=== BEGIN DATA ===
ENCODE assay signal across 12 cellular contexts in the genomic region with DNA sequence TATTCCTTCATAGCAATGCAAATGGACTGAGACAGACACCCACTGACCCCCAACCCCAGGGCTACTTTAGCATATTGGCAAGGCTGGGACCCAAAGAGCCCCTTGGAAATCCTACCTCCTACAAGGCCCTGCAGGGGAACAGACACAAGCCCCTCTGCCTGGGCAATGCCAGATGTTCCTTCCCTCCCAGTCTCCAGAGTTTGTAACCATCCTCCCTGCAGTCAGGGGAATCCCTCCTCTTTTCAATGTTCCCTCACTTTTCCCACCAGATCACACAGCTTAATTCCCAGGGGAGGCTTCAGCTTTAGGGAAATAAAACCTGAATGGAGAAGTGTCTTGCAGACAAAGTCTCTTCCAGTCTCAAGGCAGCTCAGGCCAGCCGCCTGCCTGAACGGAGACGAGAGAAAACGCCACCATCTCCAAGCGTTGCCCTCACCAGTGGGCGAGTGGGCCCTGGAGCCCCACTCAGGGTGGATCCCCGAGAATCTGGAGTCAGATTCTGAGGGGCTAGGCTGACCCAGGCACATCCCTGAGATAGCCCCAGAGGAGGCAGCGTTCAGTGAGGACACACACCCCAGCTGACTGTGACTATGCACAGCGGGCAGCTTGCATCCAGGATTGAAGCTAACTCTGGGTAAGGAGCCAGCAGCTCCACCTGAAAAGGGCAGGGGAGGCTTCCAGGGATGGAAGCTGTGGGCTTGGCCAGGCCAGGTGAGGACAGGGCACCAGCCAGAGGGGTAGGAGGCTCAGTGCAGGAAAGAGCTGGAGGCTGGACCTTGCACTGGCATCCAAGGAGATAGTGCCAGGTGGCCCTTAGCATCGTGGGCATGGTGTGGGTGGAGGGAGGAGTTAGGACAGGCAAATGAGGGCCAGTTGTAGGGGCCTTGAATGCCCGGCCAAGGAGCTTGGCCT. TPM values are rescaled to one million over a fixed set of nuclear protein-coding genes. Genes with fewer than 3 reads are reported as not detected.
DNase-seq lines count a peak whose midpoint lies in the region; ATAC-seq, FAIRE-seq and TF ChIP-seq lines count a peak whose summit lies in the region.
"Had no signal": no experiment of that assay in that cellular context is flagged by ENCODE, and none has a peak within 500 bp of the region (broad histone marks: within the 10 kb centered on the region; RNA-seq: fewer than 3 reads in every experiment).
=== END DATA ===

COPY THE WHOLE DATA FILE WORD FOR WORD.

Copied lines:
ENCODE assay signal across 12 cellular contexts in the genomic region with DNA sequence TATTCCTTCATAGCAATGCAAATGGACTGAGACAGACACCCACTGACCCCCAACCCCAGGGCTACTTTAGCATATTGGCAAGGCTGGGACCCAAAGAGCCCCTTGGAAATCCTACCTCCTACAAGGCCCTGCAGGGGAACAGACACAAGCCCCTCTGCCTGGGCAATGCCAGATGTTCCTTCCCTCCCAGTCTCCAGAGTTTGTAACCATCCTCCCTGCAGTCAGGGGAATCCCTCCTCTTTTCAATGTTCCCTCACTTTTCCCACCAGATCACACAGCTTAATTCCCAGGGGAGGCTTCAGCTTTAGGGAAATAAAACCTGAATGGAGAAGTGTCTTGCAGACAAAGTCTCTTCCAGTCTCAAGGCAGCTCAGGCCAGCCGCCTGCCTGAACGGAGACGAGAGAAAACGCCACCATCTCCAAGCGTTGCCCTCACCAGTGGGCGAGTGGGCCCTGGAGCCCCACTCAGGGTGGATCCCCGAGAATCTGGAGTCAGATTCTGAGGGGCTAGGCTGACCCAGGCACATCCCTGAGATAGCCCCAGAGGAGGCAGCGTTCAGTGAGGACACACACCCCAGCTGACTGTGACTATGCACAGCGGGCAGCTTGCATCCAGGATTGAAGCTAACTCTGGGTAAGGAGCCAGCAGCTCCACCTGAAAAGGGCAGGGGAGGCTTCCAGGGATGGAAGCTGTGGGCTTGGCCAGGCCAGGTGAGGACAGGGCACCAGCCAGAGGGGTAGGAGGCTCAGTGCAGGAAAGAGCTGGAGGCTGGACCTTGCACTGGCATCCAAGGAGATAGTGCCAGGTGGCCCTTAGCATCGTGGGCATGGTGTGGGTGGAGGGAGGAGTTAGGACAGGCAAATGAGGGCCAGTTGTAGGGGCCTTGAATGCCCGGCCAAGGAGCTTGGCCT. TPM values are rescaled to one million over a fixed set of nuclear protein-coding genes. Genes with fewer than 3 reads are reported as not detected.
DNase-seq lines count a peak whose midpoint lies in the region; ATAC-seq, FAIRE-seq and TF ChIP-seq lines count a peak whose summit lies in the region.
"Had no signal": no experiment of that assay in that cellular context is flagged by ENCODE, and none has a peak within 500 bp of the region (broad histone marks: within the 10 kb centered on the region; RNA-seq: fewer than 3 reads in every experiment).